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Study Finds Wankers Visit Cool Countries Because They'll Probably Get 'Likes'

Researchers asked 758 travelers about their motives. The results were depressing.

Julian Morgans

Julian Morgans

Image via Shutterstock

This article originally appeared on VICE Australia

Okay, let's start this with a quick game. The game is called "Spot the Cool Place" and the instructions are pretty much in the title. Here we go:

  1. A Mitre 10 in Canberra
  2. Any place in the UK that's not London
  3. Cuba

Did you answer "Cuba"? Then congratulations! You are correct and you intrinsically understand the nuances of this story. And that's because some places are cool (as you know) while other places are not (you totally got that too!), and visiting cool places looks good on Instagram. Not only that, but predicting which places look the best on Instagram influences how much people like you will visit them. And there's a study to prove it.

The survey comes courtesy of the University of Georgia, where researchers quizzed 758 people on their desire to visit Cuba. Of all the destinations, Cuba was chosen because of its recent availability to US tourists. Because the country has been locked up for so long it's widely considered an authentic travel experience, but only in the short term. As the study highlights, "the narrative 'see Cuba before it becomes 'Mcdonaldized' has been internalized by masses of American tourists."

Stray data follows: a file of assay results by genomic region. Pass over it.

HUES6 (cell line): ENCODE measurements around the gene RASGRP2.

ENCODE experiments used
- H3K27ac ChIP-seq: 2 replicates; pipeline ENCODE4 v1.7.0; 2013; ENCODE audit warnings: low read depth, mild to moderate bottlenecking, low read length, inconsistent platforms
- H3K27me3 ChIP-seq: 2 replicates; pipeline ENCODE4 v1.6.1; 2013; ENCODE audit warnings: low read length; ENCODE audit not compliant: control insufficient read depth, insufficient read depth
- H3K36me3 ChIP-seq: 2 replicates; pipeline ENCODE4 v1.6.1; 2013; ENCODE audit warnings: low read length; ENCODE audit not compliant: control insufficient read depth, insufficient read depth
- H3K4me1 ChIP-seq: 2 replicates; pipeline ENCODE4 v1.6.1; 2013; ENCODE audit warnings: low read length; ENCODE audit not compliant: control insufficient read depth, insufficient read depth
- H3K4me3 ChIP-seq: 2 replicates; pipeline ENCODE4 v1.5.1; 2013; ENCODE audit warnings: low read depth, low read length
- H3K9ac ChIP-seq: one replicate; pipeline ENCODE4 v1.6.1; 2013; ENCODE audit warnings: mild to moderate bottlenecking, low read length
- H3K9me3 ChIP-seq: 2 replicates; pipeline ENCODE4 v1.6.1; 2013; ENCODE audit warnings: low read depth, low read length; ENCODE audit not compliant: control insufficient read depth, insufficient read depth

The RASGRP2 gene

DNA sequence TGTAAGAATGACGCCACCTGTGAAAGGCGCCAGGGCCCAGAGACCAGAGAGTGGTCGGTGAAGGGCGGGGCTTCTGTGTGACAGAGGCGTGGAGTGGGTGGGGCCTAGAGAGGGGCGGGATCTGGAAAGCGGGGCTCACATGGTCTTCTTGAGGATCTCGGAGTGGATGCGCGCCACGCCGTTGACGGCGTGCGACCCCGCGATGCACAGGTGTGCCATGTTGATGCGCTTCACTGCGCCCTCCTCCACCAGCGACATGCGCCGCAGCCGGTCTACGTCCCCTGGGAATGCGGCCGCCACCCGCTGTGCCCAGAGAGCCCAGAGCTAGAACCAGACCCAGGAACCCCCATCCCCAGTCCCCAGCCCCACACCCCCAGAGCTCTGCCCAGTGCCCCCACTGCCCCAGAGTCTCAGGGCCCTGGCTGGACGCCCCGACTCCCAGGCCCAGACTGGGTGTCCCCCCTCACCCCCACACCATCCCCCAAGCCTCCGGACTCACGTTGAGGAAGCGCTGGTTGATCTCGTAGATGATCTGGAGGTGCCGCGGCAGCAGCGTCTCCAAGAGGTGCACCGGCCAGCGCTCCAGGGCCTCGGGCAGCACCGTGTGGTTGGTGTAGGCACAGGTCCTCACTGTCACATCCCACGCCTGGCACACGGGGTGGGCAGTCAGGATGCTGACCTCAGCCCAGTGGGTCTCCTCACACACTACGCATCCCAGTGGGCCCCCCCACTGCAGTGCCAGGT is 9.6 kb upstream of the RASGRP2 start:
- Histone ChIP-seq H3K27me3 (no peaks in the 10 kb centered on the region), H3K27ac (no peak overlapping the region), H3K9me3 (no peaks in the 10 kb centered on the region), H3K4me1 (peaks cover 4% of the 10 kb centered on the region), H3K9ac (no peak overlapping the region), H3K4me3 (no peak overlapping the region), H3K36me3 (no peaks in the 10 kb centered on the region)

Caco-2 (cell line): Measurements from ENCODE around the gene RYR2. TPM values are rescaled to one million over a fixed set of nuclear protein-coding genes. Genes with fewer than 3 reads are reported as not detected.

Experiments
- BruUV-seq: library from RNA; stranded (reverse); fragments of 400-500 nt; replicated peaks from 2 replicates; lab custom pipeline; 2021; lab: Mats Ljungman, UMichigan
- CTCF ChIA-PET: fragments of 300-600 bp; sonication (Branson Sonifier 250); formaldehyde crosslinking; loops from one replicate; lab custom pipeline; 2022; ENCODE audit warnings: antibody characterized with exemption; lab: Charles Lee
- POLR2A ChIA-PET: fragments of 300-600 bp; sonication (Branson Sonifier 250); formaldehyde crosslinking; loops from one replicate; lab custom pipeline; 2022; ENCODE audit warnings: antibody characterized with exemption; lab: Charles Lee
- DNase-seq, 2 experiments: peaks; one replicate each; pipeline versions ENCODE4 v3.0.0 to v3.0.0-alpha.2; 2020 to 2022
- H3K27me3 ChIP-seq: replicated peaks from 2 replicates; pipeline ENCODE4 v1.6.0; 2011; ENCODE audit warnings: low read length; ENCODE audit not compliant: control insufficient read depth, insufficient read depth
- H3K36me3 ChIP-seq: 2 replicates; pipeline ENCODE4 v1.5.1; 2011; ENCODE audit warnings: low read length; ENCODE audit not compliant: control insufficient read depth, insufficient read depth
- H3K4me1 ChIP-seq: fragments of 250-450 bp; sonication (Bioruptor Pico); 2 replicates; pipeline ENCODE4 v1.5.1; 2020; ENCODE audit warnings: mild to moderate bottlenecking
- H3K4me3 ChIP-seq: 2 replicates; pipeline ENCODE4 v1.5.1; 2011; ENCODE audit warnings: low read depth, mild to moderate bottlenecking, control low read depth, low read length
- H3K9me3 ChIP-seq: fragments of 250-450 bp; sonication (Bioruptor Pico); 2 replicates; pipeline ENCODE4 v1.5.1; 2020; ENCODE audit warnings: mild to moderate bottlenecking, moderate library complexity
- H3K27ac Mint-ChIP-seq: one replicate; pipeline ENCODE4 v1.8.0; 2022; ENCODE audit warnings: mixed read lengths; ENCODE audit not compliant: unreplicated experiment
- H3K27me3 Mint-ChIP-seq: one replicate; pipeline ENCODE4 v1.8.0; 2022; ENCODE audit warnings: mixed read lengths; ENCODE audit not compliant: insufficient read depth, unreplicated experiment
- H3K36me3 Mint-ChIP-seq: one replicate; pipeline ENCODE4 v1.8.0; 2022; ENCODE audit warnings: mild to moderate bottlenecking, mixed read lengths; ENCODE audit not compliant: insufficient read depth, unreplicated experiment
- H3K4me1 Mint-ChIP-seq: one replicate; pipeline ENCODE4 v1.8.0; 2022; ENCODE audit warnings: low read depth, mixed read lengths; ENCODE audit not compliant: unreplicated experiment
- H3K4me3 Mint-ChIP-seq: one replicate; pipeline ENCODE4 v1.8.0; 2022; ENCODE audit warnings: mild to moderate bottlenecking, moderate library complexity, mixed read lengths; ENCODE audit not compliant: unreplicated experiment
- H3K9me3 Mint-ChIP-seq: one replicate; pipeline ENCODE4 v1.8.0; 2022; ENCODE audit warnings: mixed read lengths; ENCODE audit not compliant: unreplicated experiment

With this in mind, researchers quizzed respondents on whether they would like to visit sometime in the next year, the next five years, or the next 10. And then people were asked several questions about their travel motivations based on the timeframe they selected. And the answers were telling: People wanting to see Cuba in the coming year were far more likely to be motivated by the promise of "likes" on social media, whereas people content to wait another 5-10 years had more of an interest in the country itself.

As the reaserches rather dryly noted: "the symbolic value of social media posts about travel experiences has a greater influence on intentions to travel in the short-term compared to the long-term."

They suggested such findings were useful to travel agencies as "destinations with high social media potential could take advantage of the 'bandwagon effect' and the 'snob effect' as they wax and wane in popularity."

So there you go. In a roundabout kind of way, your sense that people who post selfies in Phuket don't know what's up has been vindicated by science. But then all your activewear snaps from Machu Picchu have been shown to be transparent, narcissistic, and pathetic... so maybe you lose as well.

@MorgansJulian